Taking Revival to the World
Step into a Hillsong London service and you walk into the Dominion Theater, which seats 2,000 people. Choose a seat on the balcony or on the ground floor, and when the strobe lights and sophisticated video images begin flashing in the dim theater, you might wonder if you're waiting for We Will Rock You: The Queen Musical!, the show currently running at the Dominion.
Hillsong Church, which recently celebrated its 20th year in Sydney, Australia, is growing its global reach Sunday by Sunday. As the largest church in Australia's history, it regularly attracts 20,000 people to its weekend services. GOD TV, a Christian satellite channel, broadcasts many Hillsong events, boosting its potential audience to 400 million worldwide.
A member of the Assemblies of God denomination, Hillsong has burgeoning church plants in London, Paris, and Kiev, Ukraine. It has also been holding services in Moscow and Berlin. Hillsong's reputation alone is enough to generate huge interest. In London, a Saturday night service and three Sunday services are necessary to accommodate the 7,000 in attendance.
Hillsong is perhaps best known for its music. Its famous worship pastor, Darlene Zschech, wrote the song "Shout to the Lord." It is estimated that 25 million Christians sing that song each week worldwide.
Since the 1990s, Hillsong has released about 50 praise and worship recordings. Hillsong United, its youth ministry and band, has sold recordings by the millions in the American market. Hillsong United began its recent North American tour in Nashville, at the worship service of the Gospel Music Association's music week.
Last fall in London, 3,000 people gathered at the Excel Center for the first-ever Hillsong Conference Europe. On the first night, the crowd hushed and then broke into applause as the lights went off and words appeared on the video screens at the front: "The church is not peripheral to the world; the world is peripheral to the church. The church is Christ's body in which he speaks and acts and fills everything with his presence."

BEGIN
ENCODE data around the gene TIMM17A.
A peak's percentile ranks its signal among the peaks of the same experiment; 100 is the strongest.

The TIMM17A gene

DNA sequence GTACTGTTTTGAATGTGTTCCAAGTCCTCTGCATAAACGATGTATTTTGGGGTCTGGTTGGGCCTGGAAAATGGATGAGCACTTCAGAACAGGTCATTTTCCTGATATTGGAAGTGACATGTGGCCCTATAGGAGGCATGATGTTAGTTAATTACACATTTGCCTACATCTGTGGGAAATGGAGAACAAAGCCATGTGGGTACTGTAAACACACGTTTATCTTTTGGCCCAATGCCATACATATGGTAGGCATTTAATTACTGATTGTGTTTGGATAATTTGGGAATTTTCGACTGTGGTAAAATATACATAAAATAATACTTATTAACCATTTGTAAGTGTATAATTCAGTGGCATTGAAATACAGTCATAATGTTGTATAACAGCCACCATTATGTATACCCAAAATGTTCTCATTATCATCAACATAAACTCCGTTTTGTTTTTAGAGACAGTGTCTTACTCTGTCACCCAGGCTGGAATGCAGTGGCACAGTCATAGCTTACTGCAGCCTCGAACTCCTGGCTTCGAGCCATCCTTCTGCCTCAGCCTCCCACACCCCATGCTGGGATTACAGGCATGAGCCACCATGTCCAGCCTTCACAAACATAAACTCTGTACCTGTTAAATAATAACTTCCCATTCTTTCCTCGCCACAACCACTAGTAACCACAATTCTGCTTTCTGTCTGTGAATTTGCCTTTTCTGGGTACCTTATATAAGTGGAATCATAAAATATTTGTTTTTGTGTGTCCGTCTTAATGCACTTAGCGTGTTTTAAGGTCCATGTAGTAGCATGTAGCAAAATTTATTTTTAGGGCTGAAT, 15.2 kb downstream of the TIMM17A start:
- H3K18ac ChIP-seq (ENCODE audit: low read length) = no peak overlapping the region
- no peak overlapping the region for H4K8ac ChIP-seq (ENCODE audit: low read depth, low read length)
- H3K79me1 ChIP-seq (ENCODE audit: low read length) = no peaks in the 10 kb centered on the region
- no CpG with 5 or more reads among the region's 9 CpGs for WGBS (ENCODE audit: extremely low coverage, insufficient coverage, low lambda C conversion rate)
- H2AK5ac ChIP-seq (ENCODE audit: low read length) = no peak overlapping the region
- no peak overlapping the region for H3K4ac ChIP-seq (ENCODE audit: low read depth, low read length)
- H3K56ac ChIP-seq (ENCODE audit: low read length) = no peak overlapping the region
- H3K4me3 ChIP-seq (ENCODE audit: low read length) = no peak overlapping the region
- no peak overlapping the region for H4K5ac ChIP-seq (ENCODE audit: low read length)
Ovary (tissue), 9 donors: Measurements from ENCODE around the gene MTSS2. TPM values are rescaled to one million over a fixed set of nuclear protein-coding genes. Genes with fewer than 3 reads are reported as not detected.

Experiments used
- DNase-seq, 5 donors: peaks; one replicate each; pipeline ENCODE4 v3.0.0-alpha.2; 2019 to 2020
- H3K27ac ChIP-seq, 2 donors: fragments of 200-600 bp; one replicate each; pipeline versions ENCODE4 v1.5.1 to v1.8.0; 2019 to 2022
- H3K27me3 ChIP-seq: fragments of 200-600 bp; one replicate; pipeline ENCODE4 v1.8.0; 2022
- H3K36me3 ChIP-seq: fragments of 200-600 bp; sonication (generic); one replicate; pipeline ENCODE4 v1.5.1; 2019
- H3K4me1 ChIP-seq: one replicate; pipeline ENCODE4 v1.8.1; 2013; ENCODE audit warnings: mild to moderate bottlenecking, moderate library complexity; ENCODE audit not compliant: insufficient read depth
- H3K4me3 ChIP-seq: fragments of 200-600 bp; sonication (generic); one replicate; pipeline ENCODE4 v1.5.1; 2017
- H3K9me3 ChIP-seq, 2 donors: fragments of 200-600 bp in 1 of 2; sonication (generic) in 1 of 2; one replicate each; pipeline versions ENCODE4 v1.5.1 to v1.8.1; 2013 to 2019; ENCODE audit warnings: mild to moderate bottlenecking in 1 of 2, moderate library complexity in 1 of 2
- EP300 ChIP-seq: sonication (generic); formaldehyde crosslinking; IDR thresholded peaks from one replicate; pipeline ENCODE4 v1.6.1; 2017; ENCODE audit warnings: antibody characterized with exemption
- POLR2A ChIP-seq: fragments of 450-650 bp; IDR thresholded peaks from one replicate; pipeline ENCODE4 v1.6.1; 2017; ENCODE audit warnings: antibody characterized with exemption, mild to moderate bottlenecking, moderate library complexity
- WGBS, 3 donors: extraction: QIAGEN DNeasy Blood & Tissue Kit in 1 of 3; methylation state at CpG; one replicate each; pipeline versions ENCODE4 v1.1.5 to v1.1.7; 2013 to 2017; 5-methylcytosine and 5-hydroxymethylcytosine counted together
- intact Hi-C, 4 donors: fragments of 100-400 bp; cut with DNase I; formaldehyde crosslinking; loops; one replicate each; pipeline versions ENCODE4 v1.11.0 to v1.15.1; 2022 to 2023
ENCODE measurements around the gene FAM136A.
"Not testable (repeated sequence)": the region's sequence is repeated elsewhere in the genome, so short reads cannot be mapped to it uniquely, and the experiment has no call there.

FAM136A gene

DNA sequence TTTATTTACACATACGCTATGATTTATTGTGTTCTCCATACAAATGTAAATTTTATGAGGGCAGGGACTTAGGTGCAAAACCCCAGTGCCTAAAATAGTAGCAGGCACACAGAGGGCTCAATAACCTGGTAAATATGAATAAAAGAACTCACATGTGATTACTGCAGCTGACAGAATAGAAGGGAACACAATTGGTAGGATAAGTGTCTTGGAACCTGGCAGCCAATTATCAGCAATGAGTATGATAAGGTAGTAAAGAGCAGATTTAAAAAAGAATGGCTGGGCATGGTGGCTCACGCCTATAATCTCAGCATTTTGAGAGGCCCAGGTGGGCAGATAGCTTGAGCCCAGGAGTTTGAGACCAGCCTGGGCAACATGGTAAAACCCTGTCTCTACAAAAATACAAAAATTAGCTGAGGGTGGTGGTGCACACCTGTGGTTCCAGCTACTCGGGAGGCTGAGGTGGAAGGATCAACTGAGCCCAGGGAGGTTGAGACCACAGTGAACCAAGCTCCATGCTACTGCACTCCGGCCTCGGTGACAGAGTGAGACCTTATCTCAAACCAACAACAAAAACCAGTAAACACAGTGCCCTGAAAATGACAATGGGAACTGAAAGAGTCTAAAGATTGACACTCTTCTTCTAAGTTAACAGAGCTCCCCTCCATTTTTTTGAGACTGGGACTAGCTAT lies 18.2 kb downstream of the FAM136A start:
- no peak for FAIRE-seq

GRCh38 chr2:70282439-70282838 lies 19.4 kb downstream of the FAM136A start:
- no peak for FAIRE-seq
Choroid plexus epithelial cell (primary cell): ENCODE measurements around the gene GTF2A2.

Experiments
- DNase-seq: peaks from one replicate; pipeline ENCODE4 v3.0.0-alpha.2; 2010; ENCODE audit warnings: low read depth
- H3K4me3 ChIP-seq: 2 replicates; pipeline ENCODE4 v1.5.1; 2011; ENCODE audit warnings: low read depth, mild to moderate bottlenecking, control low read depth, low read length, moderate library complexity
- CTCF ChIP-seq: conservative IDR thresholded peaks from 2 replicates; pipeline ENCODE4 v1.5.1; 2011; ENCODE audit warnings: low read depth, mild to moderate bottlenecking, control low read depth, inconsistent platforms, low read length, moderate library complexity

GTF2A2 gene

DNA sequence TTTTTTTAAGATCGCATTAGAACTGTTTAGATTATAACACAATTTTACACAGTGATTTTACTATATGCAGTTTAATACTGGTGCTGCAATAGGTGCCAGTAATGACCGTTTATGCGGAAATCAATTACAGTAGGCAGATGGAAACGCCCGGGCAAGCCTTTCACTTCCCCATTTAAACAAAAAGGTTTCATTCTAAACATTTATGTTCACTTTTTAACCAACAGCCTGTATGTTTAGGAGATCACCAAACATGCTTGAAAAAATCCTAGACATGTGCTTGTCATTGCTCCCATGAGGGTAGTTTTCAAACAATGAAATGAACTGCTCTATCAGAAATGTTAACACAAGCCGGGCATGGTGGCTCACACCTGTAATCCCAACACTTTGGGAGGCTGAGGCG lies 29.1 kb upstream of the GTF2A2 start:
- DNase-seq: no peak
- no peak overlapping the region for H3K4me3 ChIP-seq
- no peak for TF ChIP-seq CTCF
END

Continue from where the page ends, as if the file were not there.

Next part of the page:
Applause broke out again as the music began. A lone guitarist stood in the spotlight. Beside the stage, Zschech stood drinking coffee, bouncing up and down in her heels. Hillsong's senior pastor, Brian Houston, stood front and center watching the screens flicker footage of a welcome from Sydney, Australia, to Paris, where a drummer played in front of the Eiffel Tower, to the slums of India to a crusade of thousands in Brazil to a choir in Toronto singing the Hillsong chorus "How Great Is Our God."
This event was a Hillsong-branded depiction of the Great Commission and a moving visual picture of their self-proclaimed mission: "To reach and influence the world by building a large Bible-based church, changing mindsets, and empowering people to lead and impact every sphere of life." And it means "every sphere"from church growth to politics to revival to social action to personal healing.
Hard to classify
In the summer of 1983, Houston and his wife, Bobbie, began a new congregation in northwest Sydney with about 45 members from Sydney Christian Life Center, the urban church that Houston's father, Frank, started in the mid-1970s. In a textbook example of how to build a megachurch, they increased its attendance 20-fold in less than five years. In 2000, the two congregations were merged and renamed Hillsong.
Marian Edeborg has been a member of Hillsong for 16 years, first in Australia and now in London. A member of the worship team, Marian remembers one of the first Hillsong conferences, which have been held regularly in the church and Sydney school halls starting in 1986. A logistical nightmare, the conference had to be split into different venues. She remembers standing in the cold school hall, waiting to practice their music.